As four-time Sprint Cup champion Jeff Gordon heads for his 700th career start (all consecutive) in NASCAR’s premier series this weekend at Darlington Raceway, the venerable driver is acknowledging the milestone but not putting a lot of emphasis on it.
“I’ve been fortunate to race this long and have the type of career I’ve had,” he said. “It’s really cool to see that this will be my 700th start, but it’s not something I really paid attention to. It’s hard to believe I’ve run that many – especially consecutively.”
Through his previous 699 starts, the Hendrick Motorsports driver has evolved from an up-and-coming “Wonder Boy” to one of the sport’s most decorated veterans with his four Sprint Cups and 87 career victories. Seven of those wins, as well as 18 of his 299 Top-5 finishes have come at Darlington’s infamous egg-shaped oval.
Adding to the inherent challenge that Darlington presents is the fact that the Generation-6 machines will be visiting the track “Too Tough To Tame” for the first time this weekend. Suffice to say, Gordon has lots of other things to worry about besides hitting the 700-race mark in his career.
“The [car] will be fast and have a lot of grip,” he said. “But racing the track while working traffic will be as tough as ever.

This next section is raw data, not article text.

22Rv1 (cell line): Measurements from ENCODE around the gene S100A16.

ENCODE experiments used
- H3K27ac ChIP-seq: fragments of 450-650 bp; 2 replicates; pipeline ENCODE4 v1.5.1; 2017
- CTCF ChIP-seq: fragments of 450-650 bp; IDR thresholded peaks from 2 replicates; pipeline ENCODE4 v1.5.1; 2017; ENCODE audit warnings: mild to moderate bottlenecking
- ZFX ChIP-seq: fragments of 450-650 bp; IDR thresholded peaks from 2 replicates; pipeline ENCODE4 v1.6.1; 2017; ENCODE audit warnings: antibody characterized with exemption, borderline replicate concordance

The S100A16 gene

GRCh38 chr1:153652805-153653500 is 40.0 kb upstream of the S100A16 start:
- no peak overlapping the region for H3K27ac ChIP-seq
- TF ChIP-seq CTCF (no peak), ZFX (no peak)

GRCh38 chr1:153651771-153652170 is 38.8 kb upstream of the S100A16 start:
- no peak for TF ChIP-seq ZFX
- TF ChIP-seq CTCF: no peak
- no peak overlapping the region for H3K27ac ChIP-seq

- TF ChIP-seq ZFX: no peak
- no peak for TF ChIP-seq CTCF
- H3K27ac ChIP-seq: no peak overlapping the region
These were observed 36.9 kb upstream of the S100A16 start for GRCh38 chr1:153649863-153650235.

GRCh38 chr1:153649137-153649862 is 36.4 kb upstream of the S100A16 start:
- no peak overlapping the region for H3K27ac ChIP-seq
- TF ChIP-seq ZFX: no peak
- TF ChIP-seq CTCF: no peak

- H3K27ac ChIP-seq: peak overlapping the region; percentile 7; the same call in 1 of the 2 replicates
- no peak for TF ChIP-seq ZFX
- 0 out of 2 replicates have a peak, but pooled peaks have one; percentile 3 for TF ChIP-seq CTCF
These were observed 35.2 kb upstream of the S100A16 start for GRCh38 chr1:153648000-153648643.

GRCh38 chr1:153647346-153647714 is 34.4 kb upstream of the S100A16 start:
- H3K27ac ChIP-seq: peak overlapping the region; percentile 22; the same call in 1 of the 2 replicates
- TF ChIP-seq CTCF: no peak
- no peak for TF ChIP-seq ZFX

“They repaved Darlington a few years back, so it’s not the same track it used to be 10 years ago. But it’s still one of those tracks where you have to push hard but be patient. And it’s still one of those tracks you must respect.”
Gordon is tops amongst all active drivers at Darlington in wins, Top 5s, and laps led (1,720 — 903 laps more than any other driver).
SAKHIR, Bahrain – Toyota denied Porsche a swansong victory in its final LMP1 appearance in the FIA World Endurance Championship by taking a commanding win in the 6 Hours of Bahrain on Saturday.
Porsche started from pole in the last competitive outing for the three-time Le Mans-winning 919 Hybrid car, only to lose out to Toyota’s Sebastien Buemi within the first half an hour of the race.
Porsche lost one of its cars from contention for victory after an errant bollard got stuck underneath Timo Bernhard’s No. 2 entry, leaving Nick Tandy to lead its charge in the No. 1 car.
Tandy moved into the lead just past half distance after a bold strategy call from Porsche to triple-stint the Briton after a fuel-only stop, vaulting him ahead of Anthony Davidson in the No. 8 Toyota.
Tandy’s win hopes were soon dashed when he tangled with a GTE-Am backmarker at Turn 1, sustaining damage that forced Porsche into an unplanned pit stop that put the car a lap down.
With the No. 7 Toyota losing two laps following a clash with a GTE-Pro car earlier on, Davidson, Buemi and Kazuki Nakajima went unchallenged en route to the car’s fifth victory of the season.
Porsche rounded out the podium with its cars, with the No. 2 leading home the No. 1, leaving Toyota’s No. 7 car to settle for P4 at the checkered flag.
Vaillante Rebellion clinched the title in LMP2 after a stunning fightback led by Bruno Senna, with the Brazilian securing his maiden motorsport championship win in the process.
GTE-Pro saw AF Corse complete a hat-trick of titles in 2017, with James Calado and Alessandro Pier Guidi wining the class’ first world championship recognized by the FIA, while Paul Dalla Lana, Pedro Lamy and Mathias Lauda sewed up the GTE-Am title.